Do public comments matter? Exploring narrow openings in closed policy subsystems: Nuclear waste governance in St. Louis Superfund sites
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- Studentoppgaver (SV-IMS) 
The St. Louis region was home to the earliest large-scale processing of uranium for the U.S. nuclear weapons program and is facing ongoing efforts to clean up the resulting waste under the Superfund contaminated site program. Within a 17 km radius, there are three notable instances major changes in long-term environmental governance efforts: A mound built to hold radioactive waste material for 1,000 years, cleanup of improperly stored and transported wastes that contaminated soil and leached into a neighborhood creek, and an underground landfill fire encroaching on illegally dumped nuclear waste. This thesis is a nested case study of the St. Louis Superfund sites that explores the role public comments play in technocratic decisions surrounding three subcases. It applies qualitative textural analysis and elements of the Advocacy Coalitions Framework to examine a gap in the literature surrounding Environmental Governance, Contaminated Site studies, Nuclear Waste Management, and Participatory Processes. This project explores how legal context likely over shadows differences in time and institutional ownership in affecting the role of public opinion and the openness of technocratic policy subsystems in the administration of long-term environmental governance projects.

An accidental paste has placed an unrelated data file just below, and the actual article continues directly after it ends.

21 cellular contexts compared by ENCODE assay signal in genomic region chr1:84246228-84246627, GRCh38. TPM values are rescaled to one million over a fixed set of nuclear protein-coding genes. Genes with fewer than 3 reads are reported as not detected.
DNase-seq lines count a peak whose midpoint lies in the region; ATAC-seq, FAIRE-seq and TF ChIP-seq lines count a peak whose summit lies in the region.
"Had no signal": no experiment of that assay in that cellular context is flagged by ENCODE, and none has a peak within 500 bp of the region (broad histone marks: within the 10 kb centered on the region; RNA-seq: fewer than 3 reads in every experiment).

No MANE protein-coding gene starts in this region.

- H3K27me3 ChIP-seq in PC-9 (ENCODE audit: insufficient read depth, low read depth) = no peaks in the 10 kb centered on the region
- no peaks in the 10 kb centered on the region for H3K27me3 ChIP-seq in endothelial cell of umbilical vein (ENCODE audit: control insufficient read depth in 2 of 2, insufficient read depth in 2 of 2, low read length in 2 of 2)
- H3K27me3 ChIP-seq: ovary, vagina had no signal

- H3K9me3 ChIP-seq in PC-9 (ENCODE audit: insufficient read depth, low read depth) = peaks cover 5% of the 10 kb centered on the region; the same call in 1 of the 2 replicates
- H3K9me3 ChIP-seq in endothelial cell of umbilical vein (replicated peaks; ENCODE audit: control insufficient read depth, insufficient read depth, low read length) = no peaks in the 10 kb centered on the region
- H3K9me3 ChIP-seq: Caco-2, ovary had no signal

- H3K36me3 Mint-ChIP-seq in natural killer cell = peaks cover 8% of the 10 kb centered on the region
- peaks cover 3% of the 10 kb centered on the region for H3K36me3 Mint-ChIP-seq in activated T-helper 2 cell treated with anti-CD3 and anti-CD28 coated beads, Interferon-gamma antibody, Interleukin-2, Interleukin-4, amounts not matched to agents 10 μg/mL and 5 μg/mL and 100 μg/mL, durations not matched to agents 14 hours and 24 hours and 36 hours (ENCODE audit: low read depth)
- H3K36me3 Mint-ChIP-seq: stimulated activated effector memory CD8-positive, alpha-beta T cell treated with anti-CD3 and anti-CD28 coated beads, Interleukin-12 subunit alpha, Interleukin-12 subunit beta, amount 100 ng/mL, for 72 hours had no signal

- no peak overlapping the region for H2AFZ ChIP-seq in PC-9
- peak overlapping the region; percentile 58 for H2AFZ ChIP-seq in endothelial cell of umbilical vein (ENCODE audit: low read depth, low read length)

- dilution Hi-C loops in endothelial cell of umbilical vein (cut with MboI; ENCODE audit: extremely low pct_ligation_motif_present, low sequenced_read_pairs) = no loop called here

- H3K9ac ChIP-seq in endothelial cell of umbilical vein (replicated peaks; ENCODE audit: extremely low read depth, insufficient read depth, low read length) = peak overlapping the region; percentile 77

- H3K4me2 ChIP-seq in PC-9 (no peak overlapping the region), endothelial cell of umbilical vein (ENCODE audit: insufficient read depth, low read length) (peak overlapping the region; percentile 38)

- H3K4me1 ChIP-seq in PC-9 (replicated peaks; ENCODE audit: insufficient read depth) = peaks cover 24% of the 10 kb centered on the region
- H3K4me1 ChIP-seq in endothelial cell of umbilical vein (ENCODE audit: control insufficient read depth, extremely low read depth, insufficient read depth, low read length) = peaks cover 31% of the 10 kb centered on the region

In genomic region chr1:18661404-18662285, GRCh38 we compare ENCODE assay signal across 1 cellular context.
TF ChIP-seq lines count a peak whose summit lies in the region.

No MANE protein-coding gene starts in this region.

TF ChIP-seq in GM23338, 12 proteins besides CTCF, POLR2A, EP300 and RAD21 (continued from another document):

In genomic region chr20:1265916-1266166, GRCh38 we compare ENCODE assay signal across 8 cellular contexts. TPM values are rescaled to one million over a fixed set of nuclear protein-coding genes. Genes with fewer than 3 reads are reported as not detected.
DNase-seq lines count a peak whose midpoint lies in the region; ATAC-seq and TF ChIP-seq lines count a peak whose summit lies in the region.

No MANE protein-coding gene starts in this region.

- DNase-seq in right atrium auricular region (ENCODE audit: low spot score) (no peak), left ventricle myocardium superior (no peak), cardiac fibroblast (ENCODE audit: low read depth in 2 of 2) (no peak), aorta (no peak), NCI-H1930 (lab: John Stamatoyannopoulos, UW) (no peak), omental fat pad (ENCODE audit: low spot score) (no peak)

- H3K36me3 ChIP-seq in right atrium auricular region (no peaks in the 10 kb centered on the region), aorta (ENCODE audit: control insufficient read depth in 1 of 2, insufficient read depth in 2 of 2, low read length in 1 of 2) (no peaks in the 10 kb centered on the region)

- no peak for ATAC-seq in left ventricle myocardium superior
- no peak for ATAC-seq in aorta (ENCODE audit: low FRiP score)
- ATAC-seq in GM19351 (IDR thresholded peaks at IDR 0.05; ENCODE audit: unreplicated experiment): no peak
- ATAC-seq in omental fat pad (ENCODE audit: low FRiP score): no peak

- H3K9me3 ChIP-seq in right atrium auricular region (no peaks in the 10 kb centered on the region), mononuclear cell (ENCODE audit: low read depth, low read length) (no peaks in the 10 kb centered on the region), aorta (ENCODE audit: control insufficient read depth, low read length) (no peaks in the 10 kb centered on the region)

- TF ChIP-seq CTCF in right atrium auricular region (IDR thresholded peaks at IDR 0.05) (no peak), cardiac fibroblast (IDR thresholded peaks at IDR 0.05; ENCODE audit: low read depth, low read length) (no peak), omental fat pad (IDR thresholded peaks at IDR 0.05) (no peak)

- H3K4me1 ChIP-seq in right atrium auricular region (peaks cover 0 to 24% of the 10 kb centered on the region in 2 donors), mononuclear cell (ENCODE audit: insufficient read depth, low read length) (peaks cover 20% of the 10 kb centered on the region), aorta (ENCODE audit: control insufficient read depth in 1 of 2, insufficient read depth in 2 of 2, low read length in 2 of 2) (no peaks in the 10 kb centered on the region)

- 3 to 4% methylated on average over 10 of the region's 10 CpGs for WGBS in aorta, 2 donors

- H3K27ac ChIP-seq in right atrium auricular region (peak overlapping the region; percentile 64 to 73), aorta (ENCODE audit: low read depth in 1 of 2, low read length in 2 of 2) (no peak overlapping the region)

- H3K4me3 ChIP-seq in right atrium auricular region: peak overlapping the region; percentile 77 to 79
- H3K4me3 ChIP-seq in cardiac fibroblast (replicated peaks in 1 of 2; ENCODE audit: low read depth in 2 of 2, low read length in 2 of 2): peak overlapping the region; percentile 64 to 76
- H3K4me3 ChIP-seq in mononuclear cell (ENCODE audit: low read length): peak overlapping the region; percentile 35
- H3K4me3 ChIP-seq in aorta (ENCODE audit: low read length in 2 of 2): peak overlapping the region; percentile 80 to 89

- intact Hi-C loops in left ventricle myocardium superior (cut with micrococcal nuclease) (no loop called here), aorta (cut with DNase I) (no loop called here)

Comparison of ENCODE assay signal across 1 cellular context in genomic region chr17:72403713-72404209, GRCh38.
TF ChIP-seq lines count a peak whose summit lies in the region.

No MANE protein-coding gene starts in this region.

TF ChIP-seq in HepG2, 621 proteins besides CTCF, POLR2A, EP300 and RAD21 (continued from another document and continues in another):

Master's thesis in Energy, Environment and Society